The last part in the Business Herald's week-long investigation into housing affordability takes a look at solutions

Land. As they say, they're not making any more of it.

The Productivity Commission's inquiry into affordability and Fletcher Building sing with one voice on the issue: freeing up more land is the key to solving issues, particularly in Auckland and Christchurch, they say.

Auckland Council disagrees and cites 18,500 sections, ready and waiting, wanting to be lived on, all services ready to go, all zonings in place. But the developers do not come.

The Sallies want to solve this with more bureaucrats - a new agency with deep pockets and good intentions.


In Adding It all Up: the political economy of Auckland's Housing, Salvation Army social policy analyst Alan Johnson advocated an affordable housing agency with meaningful and long-term budgets.

First, he says, inequality must be recognised and measured, then the tax system examined and people penalised for getting rich from the city's housing stock with "betterment levies on value uplift from rezoning".

His indepth paper is just the latest to propose solutions.

Other ideas are a capital gains tax to punish rampant speculation, reducing local government and utility fees and levies to bring down costs, changing urban planning laws to make it easier to build, relaxing building regulations, allowing more public private partnerships for large-scale housing with state involvement, freeing up some of the $15 billion of our state housing land for intensification and encouraging more integration in community housing groups.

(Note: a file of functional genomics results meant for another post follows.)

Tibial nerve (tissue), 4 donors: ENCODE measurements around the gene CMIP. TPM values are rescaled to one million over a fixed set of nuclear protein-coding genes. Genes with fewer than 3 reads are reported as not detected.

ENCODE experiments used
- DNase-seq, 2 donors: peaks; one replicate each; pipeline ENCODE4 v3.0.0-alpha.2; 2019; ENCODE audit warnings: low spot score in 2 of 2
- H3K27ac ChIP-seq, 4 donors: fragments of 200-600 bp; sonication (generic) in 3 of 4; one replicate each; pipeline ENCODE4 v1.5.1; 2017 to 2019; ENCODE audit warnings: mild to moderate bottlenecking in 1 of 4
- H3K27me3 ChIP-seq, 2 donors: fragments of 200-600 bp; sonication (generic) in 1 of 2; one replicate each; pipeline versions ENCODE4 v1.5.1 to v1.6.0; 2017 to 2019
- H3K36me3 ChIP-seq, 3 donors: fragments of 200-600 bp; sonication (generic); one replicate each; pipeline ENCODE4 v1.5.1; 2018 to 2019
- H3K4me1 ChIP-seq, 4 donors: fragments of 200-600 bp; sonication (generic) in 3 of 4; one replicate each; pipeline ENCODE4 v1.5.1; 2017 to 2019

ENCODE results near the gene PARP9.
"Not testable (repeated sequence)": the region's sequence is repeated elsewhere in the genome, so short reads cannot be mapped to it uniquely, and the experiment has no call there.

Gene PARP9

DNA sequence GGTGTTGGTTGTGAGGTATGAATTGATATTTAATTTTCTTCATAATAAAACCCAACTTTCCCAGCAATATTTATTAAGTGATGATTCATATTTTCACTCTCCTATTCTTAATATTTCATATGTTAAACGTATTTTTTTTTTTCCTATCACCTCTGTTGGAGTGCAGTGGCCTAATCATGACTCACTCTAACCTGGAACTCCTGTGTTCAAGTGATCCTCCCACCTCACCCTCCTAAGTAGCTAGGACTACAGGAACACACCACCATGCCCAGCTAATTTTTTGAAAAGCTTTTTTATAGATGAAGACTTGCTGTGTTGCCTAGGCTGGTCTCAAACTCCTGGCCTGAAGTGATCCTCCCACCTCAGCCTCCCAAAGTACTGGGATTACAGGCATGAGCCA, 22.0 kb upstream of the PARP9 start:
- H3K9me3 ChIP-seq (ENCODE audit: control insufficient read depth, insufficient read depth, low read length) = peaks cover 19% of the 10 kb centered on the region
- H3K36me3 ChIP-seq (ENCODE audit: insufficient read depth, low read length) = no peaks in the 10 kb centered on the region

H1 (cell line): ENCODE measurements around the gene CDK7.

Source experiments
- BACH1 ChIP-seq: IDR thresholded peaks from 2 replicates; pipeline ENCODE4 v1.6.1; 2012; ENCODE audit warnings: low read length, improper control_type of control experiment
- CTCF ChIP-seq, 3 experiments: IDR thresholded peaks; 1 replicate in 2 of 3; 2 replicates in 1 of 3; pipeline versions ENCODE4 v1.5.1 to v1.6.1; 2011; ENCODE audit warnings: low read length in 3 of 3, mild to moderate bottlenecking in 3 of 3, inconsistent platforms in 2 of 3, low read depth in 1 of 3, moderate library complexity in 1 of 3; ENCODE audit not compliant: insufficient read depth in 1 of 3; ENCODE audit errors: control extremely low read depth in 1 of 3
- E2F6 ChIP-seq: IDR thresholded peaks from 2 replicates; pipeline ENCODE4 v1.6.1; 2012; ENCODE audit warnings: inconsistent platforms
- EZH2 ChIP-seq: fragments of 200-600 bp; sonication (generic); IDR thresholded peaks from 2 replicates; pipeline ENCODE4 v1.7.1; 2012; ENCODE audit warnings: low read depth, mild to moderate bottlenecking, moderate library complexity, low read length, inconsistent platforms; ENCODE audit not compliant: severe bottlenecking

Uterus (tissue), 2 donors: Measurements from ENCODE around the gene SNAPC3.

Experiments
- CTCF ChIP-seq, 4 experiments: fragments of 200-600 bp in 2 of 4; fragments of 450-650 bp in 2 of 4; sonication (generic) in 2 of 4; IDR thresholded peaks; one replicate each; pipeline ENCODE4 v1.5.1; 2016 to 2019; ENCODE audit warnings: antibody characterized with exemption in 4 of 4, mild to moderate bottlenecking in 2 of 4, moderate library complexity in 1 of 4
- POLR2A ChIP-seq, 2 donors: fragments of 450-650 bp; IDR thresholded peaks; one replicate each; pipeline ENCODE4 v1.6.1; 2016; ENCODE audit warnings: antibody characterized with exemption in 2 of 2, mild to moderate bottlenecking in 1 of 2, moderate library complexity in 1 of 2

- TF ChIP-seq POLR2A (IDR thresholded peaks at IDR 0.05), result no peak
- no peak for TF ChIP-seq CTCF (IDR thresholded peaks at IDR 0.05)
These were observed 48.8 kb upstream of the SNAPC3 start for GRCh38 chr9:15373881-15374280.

Philip King, Fletcher's investor relations manager, cited his company's submission to the Productivity Commission as the solution to the dilemma, saying land prices made up almost half the cost of new houses so it made sense to make more land available.

"Land price rises have outstripped other building costs by a factor of more than two to one over the past two decades.

"Construction materials have increased by around 70 per cent whereas section prices have gone up fourfold in nominal terms or threefold in CPI adjusted terms," King said, citing the Real Estate Institute and Statistics NZ as also having found land the biggest driver.

Fletcher critics hold the firm partly responsible, blaming costs of materials in sectors where it holds dominant market positions.


The critics say Fletcher can hike prices because it exerts such a strong degree of control in crucial building product categories like cement and concrete, wallboards, insulation, roofing and steel via many subsidiaries such as Golden Bay Cement, Firth Industries, Winstones, Fletcher Insulation, AHI Roofing and Pacific Steel, products sold to builders directly from Fletcher's own PlaceMakers.

Under the Commerce Commission regime these days, Fletcher would be banned from acquiring such a wide range of businesses in one sector, the critics say.

A Government response to the commission's report is widely expected by state officials and industry experts next month.

Housing New Zealand has 24 redevelopment projects across Auckland to build and refurbish at least 150 houses for $45 million. House builders/developers shortlisted to tender for up to six of the projects are:
* Stebo Holdings
* Stonewood Homes
* Signature Residential
* McConnell Property
* Creating Communities
* New Zealand Housing Foundation
* Lundo Holding
* Classic Builders
* Greenstone Group
* Woodview Construction
* Accent on Construction
* Jennian Homes Auckland

[Source: Housing NZ Corporation]